Authorship and its impact is one of the primary benchmarks of an academic’s success – influencing an individual’s career advancement and reputation, and increasingly used by funding agencies and regulators to evaluate research excellence at the departmental, institutional, national and international level.
But it has become a real challenge across the world.
A widely held assumption is that the authors listed on a paper are responsible for the new knowledge that a paper contains. It’s fair to say that this isn’t universally true; certain groups have been excluded from credit, while others have been included, despite a lack of involvement. In addition, there is no standard way of acknowledging the importance of specific individuals within papers with multiple authors. Different disciplines take different approaches, and many have no agreed approach.
In recent years, however, a new and more profound challenge has arisen, for understandable reasons. In the world of big science, where projects may last for years before results can be generated, and where teams of thousands are involved in moving towards the end goal, a new category of paper has developed. With multi-author papers there has been a regulated and concrete approach: all qualified participants are listed as authors, alphabetically, and in a way that prevents decomposition of the author list. These projects rely on teamwork, and the team is the unit that gets celebrated. This resolves the need to find ways of recognising those academics who are involved in a project, but who aren’t fortunate enough to be part of the far smaller team who analyse the results and write the papers.
For example, as the effort into particle physics has grown, driven by the need to delve deeper into the subatomic world, so academic involvement has expanded. From the initial synchrotron accelerators (such as the Bevatron), generating in the region of 6 GeV (gigaelectron volt), to the European Organisation for Nuclear Research’s (Cern) Large Hadron Collider’s new target of more than 13 TeV (teraelectron volt), the size and cost of projects has increased. This, in turn, results in the teams involved getting bigger.
The scale and range of work at the highest level across multiple disciplines is unparalleled in the history of science. High energy physics, alongside other big science projects, is a crucial part of the academic landscape. It has captured imaginations in a way that other subjects struggle to do. Physicists may not be happy with the term “God particle”, but it has clearly gained them many column inches of press.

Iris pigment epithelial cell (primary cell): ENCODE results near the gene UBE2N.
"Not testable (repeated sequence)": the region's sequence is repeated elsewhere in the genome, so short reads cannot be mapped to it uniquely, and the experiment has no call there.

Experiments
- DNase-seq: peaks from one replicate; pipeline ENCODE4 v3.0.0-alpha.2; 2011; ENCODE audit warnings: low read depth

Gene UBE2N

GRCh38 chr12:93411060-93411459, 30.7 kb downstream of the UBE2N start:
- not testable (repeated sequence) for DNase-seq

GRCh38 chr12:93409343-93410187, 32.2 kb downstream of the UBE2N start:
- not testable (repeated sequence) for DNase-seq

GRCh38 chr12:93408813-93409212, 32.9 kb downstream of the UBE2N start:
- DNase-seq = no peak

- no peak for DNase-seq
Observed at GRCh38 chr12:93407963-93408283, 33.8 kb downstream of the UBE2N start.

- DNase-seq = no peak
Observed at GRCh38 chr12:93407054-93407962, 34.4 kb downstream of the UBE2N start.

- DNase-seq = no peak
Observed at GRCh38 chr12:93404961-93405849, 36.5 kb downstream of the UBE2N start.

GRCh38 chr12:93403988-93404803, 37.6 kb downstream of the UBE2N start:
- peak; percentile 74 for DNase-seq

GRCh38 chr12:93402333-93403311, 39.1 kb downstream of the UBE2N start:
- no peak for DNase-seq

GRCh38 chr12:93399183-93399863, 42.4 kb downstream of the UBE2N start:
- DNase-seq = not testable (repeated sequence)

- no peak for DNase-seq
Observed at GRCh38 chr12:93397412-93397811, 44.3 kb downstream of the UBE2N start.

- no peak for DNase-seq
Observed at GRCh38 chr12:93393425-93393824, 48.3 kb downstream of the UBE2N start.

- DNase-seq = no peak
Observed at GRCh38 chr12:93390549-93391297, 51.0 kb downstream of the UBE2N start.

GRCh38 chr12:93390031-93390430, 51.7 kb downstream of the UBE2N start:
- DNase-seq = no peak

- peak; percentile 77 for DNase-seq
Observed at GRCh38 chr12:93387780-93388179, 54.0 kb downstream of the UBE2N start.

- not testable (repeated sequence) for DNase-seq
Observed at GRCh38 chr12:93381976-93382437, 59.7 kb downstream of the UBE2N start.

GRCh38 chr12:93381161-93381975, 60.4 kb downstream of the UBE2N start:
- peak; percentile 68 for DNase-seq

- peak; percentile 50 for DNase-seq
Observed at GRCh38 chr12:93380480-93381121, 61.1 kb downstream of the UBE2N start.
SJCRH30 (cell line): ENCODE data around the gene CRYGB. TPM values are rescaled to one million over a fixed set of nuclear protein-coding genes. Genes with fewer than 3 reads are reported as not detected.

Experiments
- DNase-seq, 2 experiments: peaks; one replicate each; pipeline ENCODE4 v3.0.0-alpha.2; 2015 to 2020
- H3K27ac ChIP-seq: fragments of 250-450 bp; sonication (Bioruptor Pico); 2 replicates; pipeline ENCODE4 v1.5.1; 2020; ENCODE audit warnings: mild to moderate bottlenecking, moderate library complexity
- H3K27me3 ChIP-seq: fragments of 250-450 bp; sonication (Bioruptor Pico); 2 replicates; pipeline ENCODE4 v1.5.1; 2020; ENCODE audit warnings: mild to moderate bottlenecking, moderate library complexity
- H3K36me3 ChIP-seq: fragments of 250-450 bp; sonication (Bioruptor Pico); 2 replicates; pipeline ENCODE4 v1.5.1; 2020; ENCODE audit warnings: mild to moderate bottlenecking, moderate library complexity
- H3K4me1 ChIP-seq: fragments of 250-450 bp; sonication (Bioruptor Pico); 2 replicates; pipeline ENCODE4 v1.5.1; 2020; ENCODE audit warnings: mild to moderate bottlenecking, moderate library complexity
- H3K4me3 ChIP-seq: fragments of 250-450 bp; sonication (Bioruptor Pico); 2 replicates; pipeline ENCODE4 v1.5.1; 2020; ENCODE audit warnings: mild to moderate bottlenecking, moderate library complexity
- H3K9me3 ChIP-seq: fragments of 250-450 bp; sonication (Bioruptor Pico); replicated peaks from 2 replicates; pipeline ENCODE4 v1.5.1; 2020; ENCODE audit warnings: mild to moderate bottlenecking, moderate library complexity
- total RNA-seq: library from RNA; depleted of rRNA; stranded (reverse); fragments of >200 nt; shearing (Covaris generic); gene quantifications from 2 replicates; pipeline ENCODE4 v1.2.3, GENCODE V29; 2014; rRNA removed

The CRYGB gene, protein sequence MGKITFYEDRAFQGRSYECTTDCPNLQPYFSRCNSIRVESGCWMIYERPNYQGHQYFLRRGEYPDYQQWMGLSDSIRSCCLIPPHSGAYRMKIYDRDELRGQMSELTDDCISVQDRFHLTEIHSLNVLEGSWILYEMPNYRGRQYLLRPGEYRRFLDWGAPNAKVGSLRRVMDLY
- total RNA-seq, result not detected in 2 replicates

The type of papers emerging from these projects – in particle physics, predominantly, but also increasingly in other disciplines – is qualitatively different from those in the rest of academia. For those interested in understanding academic excellence they pose a problem, and one for which there isn’t a perfect solution. Their difference means that conventional ways of evaluating papers and their citations can become distorted.
In the case of the overall Times Higher Education World University Rankings, we have always been interested in describing how universities perform at an institutional level – even in our subject-level rankings we do not break down performance below six broad areas (arts and humanities; clinical, pre-clinical and health; physical sciences; life sciences; engineering and technology; and social sciences). Beyond this, we try not to make assumptions about the validity of different research or different types of knowledge, and we count each author of a multi-author paper equally. This serves us well for relatively small numbers of authors, but proves challenging at the university level when the number of authors grows, especially in institutions with a strong focus in one specific area.
In the century ahead, perhaps billions of students will grace the halls – either physical or virtual – of universities and millions will advance the progress of human understanding. From time to time, one branch of knowledge or another will come to dominate according to the counting methodology in use at the time.
The impact of including these kilo-author papers is not always immediately obvious. However, our analysis has shown that for some institutions, those where a large proportion of their cited papers are in the kilo-author category, it has resulted in an over-emphasis on their performance. This is clearly not appropriate in a ranking designed to reflect overall performance, where from a data perspective removing any one subject area should not significantly change the picture of university performance.
This year, we decided to reduce this distortion by not including kilo-author papers in the bibliometric part of our ranking.
To be clear: this means that we include 11.3 million papers, published between 2010 and 2014, in the analysis for the World University Rankings, and we exclude 649 papers that have more than 1,000 authors. This amounts to the removal of 0.006 per cent of the papers analysed, and accounts for 0.04 per cent of all the 50 million citations to those papers.
We recognise that our decision, while making a very small difference to the overall rankings of most institutions, is a compromise.
Over the next year, we will consult widely to establish a framework for appropriate measurement of kilo-author papers, with the intention of reincorporating them in the next iteration of the rankings in a way that is fairer to all disciplines. As always, we welcome dialogue with any stakeholders engaged in academic publishing and research, in order to further develop our rankings.